Years ago during my study abroad, I volunteered at an orphanage. I can’t imagine something like this being legal or allowed today, but there was a ‘recess period’ or playtime in the afternoon on the weekends when volunteers were allowed to go in and play with the kids. All you had to do was show up. No background check, application, nothing.
The kids ranged in age from newborn to about 8, and volunteering there was one of the most affecting experiences of my life. I still think about it all the time.
Recently I was digging through some journals and came across a letter I wrote to a kid there, and one distinct memory came flooding back to me.
She must have been 3 or 4 at the time, younger than my older daughter is now, and now I wonder – where is she? What is she doing? Is she safe? On the streets? Does she have a family? Is she…exploited?
The first time I met her during that playtime, she was sitting in a play car and wanted to be pushed around by one of the adult figures in the room. She liked that.
Over the next few weeks, she warmed to me. I don’t know what caused her to open up, although I suspect the bar is lower for small children, and she asked to be picked up and held. And she didn’t want to be let go. When other kids came by and begged for their own turn, she kicked and lashed out at them.
One week when I arrived, she was staring out the window when I arrived. She didn’t see me – or rather she was looking past me. I entered and approached her, and she didn’t respond. Her eyes were faraway, like she was imagining something. Or waiting for someone.
And that day when I picked her up and let her down again, she in a very small voice tugged at me and said, ‘don’t go.’
She and I both knew the rules. It was an orphanage. It was a place where none of the kids had an adult. Only a group of aunties that took care of them in the collective. But something, whatever it was that causes people to trust each other, had caused her to break and imagine, maybe to be filled with hope for the first time in a really long time.
Leaving was always painful, but especially so on that day. I quelled her with promises to come back next week. I’ll be back, right? Let’s play again then.
But for two weeks I was held up successively with first, a school event, and the second time, I’m ashamed to say, with a hangover.
When I returned, she was nowhere to be seen. As I gave the other kids a ‘ride’ I caught her out of the corner of my eye. She was standing there angrily, her entire body in a stricken pose.
That day the flood of kids was so great that I couldn’t get to her until a good 15 minutes later. But when I did, she wouldn’t look at me. She stared straight ahead, not responding to me even as I knelt down and called her name.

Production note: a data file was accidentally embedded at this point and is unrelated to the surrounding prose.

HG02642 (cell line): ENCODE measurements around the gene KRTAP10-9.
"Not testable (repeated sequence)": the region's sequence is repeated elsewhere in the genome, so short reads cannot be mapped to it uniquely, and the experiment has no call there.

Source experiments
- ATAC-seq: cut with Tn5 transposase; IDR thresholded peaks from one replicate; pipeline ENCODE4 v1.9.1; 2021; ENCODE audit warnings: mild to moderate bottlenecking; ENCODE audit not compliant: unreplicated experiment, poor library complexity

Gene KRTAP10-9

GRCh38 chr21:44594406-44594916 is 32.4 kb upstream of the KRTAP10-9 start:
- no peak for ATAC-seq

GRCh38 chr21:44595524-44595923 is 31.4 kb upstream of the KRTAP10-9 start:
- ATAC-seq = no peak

I didn’t know what to do. Eventually I moved on to the other kids, noticing that she retreated to a corner, by herself. I said bye to her, thinking I would try again the next week.
But that was the last time I saw her. To where, I don’t know.
I knew on that day I had destroyed something for this child. Once again, to her, I was just another adult: adults left and didn’t come back. Adults held out promises and didn’t keep them. To her, in the purview of a small child, she had held out hope and offered a boundless, pure trust. Opened her warm little heart.
And I realized leaving on that day, what I had done. I had completely broken that trust. Disrespected it. Yet again. Maybe for the last time.
I understood her actions. She was protecting herself, as she should have. They were actions of a world she did not yet understand, and should not have already been exposed to – of lies, excuses, of broken promises, of ‘let’s-meet-again-but-not-really’, of words taken lightly and tossed out.
To me, school had seemed so important at the time. In the schemes of things, it absolutely wasn’t. Drinking? Let’s not even get started with that. How could I have not known what was important? The most important, human, life thing by a million times?
Should I have picked her up anyway, even when she was wrapped up in that hurt and loneliness? To reassure her that someone cared? Or would that have just delayed the inevitable, the eventual parting?
Whatever it was, what I had done to this poor little kid was wretched and ugly. You don’t break promises to little children. They trust you completely.
I’m sorry, I said in my letter. I’m so, so sorry. But she’ll never read it and will never know.
Happy f***in’ holidays.